The scathing grand jury report in 2011 on Dr. Gosnell’s clinic, the Women’s Medical Society, on Lancaster Avenue, detailed how despite complaints and malpractice suits, no inspector had visited in 16 years. The clinic was raided only after a tip that it operated as an illegal prescription mill. A month after the report, Gov. Tom Corbett fired six employees of the Health and State departments.The NY Times continued its report on what happened at the late term abortion clinic, the very type of abortions that Wendy Davis filibustered to preserve:
In the witness box, clinic employees said live births occurred regularly, and they believed Dr. Gosnell’s explanation for snipping necks with surgical scissors — to “ensure fetal demise” — was accepted practice in late-term abortions. An abortion doctor who testified for the prosecution said such practice was unheard of.
One witness, Steven Massof, testifying under a plea agreement to avoid first-degree murder charges, instructed jurors to feel the backs of their own necks and said, “It’s like a beheading.”
Another former employee, Adrienne Moton, sobbed as she described the death of Baby A, aborted when his teenage mother was about 29 weeks pregnant. Ms. Moton was so upset she took a cellphone photograph of him, which was shown in court. She said Dr. Gosnell had joked that the baby was big enough to walk to a bus stop.Ms. Moton, who also testified under a plea agreement, said she cut the neck of Baby D, who was delivered into a toilet while its mother, given a large dose of a drug to dilate the cervix, waited for Dr. Gosnell to arrive.Another clinic worker said she followed Dr. Gosnell’s instructions and cut the neck of Baby C after it moved an arm. The doctor told her was an “involuntary movement.”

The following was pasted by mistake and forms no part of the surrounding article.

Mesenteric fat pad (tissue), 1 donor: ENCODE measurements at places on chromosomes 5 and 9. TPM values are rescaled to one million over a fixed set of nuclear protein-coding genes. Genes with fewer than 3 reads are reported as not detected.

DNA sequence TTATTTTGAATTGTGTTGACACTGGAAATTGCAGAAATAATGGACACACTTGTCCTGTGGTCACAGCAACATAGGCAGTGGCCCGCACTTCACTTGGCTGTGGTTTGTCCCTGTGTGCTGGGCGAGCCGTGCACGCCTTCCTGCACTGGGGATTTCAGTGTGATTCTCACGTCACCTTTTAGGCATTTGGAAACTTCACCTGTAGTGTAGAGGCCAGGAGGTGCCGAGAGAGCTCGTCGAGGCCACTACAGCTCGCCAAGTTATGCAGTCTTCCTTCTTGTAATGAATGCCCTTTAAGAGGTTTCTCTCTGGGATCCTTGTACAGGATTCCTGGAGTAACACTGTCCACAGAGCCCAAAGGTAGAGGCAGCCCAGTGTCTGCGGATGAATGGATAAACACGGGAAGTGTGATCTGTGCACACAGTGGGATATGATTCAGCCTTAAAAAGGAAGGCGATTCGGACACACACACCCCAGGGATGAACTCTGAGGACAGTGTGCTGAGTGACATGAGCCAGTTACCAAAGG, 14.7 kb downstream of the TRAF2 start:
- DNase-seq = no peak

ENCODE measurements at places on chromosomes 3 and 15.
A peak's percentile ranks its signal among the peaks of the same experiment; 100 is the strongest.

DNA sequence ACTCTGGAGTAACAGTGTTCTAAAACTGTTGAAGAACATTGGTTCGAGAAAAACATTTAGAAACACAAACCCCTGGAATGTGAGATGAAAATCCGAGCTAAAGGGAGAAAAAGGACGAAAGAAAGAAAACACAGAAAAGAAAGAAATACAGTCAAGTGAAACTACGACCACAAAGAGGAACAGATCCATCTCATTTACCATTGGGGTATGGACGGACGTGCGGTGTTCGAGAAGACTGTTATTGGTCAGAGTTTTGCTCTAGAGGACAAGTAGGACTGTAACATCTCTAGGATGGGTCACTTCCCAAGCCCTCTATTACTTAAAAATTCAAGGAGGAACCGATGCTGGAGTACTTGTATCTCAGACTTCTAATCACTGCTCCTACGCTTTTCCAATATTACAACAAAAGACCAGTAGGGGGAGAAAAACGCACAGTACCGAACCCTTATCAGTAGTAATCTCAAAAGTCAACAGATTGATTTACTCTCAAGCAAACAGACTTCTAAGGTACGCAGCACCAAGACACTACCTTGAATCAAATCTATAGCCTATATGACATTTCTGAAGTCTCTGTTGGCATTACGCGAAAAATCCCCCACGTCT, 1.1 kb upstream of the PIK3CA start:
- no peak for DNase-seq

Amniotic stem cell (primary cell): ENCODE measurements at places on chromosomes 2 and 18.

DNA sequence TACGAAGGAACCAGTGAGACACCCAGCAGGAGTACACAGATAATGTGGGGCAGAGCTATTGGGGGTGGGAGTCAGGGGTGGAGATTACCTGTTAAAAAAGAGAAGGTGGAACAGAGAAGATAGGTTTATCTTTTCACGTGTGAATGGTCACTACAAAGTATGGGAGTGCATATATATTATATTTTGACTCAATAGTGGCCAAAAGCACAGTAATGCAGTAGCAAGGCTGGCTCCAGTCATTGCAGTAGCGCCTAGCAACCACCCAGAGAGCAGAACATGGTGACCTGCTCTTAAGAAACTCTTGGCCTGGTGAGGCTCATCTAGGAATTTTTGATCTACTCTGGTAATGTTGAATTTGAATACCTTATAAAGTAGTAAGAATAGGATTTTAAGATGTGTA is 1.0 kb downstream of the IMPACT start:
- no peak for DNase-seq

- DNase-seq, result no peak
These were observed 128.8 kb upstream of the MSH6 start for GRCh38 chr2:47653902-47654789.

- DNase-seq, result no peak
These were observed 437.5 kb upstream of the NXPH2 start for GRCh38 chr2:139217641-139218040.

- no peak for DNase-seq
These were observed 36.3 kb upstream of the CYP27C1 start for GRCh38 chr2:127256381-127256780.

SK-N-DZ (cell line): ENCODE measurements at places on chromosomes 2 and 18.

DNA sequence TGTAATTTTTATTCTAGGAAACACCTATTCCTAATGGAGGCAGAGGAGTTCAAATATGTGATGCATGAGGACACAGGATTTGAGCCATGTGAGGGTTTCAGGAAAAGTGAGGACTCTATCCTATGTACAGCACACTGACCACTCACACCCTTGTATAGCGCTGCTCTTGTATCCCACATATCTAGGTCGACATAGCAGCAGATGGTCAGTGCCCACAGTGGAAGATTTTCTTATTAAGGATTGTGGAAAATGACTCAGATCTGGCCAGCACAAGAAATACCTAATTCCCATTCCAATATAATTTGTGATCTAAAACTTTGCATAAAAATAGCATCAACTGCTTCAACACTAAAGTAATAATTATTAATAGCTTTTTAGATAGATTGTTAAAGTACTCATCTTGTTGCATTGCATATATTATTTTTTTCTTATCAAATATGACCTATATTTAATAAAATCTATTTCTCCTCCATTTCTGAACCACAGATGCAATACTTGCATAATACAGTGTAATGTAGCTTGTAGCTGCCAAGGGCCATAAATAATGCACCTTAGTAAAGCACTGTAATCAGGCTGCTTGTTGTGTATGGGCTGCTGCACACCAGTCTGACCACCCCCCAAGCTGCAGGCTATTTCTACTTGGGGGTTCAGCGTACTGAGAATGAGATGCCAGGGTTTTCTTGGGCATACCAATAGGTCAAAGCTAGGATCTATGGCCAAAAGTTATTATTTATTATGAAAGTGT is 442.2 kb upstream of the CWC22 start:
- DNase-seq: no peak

Even most strident pro-abortion rights supporters balk at abortions at more than three months in, especially if they understand anything about pre-natal development. But not Wendy Davis. She is fighting to preserve the "right" to terminate the life beyond 22 weeks, by a gruesome procedure too graphic to describe here, of a very well-developed unborn child. She is certainly no hero.
Weeks 9–12: The fetus reaches approximately 8 cm. (3.2 in.) in length; the head is approximately half the size of the fetus. External features such as the face, neck, eyelids, limbs, digits, and genitals are well formed. The beginnings of teeth appear, and red blood cells begin to be produced in the liver. The fetus is able to make a fist. Weeks 13–15: The fetus reaches approximately 15 cm. (6 in.) in length. Fine hair called lanugo first develops on the head; structures such as the lungs, sweat glands, muscles, and bones continue to develop. The fetus is able to swallow and make sucking motions. Weeks 16–20: The fetus reaches approximately 20 cm. (8 in.) in length. Lanugo begins to cover all skin surfaces, and fat begins to develop under the skin. Features such as finger and toenails, eyebrows, and eyelashes appear. The fetus becomes more active, and the mother can sometimes begin to feel fetal movements at this stage. Weeks 21–24: The fetus reaches approximately 28.5 cm. (11.2 in.) in length and weighs approximately 0.7 kg (1 lb. 10 oz.). Hair grows longer on the head, and the eyebrows and eye lashes finish forming. The lungs continue to develop with the formation of air sac (alveoli); the eyes finish developing. A startle reflex develops at this time. Weeks 25–28: The fetus reaches approximately 38 cm. (15 in.) in length and weighs approximately 1.2 kg (2 lb. 11 oz.). The next few weeks mark a period of rapid brain and nervous system development. The fetus gains greater control over movements such as opening and closing eyelids and certain body functions. The lungs have developed sufficiently that air breathing is possible